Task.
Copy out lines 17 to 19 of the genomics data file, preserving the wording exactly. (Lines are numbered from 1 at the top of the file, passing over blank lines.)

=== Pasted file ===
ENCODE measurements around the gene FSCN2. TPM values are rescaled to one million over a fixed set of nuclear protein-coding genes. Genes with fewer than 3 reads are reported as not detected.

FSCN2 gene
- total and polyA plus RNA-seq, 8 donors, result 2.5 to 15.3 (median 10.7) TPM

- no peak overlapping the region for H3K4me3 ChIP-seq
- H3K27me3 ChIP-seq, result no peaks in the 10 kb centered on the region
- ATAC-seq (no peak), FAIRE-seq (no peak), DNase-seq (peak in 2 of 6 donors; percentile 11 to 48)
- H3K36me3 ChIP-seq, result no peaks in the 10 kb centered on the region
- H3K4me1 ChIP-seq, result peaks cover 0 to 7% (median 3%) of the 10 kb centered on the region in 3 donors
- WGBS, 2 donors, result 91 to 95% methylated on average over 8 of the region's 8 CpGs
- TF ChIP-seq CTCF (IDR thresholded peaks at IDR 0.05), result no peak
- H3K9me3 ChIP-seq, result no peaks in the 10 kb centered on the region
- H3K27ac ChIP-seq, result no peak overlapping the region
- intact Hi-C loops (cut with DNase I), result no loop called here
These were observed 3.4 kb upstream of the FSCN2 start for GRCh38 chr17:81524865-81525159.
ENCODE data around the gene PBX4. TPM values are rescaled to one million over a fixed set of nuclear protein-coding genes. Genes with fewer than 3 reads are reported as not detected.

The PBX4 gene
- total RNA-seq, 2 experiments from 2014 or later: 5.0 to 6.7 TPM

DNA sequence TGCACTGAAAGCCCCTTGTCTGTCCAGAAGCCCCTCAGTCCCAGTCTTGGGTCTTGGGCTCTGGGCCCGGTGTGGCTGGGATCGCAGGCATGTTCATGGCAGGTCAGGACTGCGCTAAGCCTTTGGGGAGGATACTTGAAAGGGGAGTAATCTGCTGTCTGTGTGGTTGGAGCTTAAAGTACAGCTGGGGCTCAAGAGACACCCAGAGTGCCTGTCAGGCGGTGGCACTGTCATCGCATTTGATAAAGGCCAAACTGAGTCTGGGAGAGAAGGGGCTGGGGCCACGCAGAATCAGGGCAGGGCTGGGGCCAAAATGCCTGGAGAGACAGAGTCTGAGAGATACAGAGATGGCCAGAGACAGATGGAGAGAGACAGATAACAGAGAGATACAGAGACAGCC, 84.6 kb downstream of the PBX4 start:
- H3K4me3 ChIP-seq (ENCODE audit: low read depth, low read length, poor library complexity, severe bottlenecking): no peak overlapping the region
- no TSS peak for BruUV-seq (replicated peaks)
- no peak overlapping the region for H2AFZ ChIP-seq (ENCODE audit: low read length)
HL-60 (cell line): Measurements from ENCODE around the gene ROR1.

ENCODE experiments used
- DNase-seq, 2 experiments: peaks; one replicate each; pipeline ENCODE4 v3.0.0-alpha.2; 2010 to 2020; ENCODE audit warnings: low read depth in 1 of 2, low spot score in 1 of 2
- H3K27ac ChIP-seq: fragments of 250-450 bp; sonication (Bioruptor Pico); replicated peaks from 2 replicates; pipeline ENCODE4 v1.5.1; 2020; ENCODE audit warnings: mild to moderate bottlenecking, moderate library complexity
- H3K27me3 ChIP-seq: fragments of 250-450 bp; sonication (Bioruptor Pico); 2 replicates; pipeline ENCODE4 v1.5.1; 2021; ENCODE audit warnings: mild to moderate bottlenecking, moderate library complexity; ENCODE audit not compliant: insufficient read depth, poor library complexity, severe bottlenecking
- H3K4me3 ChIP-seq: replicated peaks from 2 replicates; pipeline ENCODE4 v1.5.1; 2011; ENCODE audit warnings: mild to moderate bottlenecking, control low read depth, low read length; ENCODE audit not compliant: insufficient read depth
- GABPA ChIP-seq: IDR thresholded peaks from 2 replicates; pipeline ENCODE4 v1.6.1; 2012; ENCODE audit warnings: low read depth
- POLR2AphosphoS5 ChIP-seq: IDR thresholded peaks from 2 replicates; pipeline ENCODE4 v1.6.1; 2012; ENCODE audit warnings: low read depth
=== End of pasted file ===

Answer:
- total RNA-seq, 2 experiments from 2014 or later: 5.0 to 6.7 TPM

DNA sequence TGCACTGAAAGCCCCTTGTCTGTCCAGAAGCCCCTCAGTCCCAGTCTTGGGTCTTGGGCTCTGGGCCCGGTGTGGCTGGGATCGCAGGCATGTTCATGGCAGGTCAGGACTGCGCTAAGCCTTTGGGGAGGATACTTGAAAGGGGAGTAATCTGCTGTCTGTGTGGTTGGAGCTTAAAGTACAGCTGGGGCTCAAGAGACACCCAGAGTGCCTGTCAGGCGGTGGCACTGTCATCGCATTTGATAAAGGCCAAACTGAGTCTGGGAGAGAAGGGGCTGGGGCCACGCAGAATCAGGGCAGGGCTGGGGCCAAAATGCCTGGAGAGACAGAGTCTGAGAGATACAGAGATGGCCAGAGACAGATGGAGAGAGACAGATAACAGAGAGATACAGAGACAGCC, 84.6 kb downstream of the PBX4 start:
- H3K4me3 ChIP-seq (ENCODE audit: low read depth, low read length, poor library complexity, severe bottlenecking): no peak overlapping the region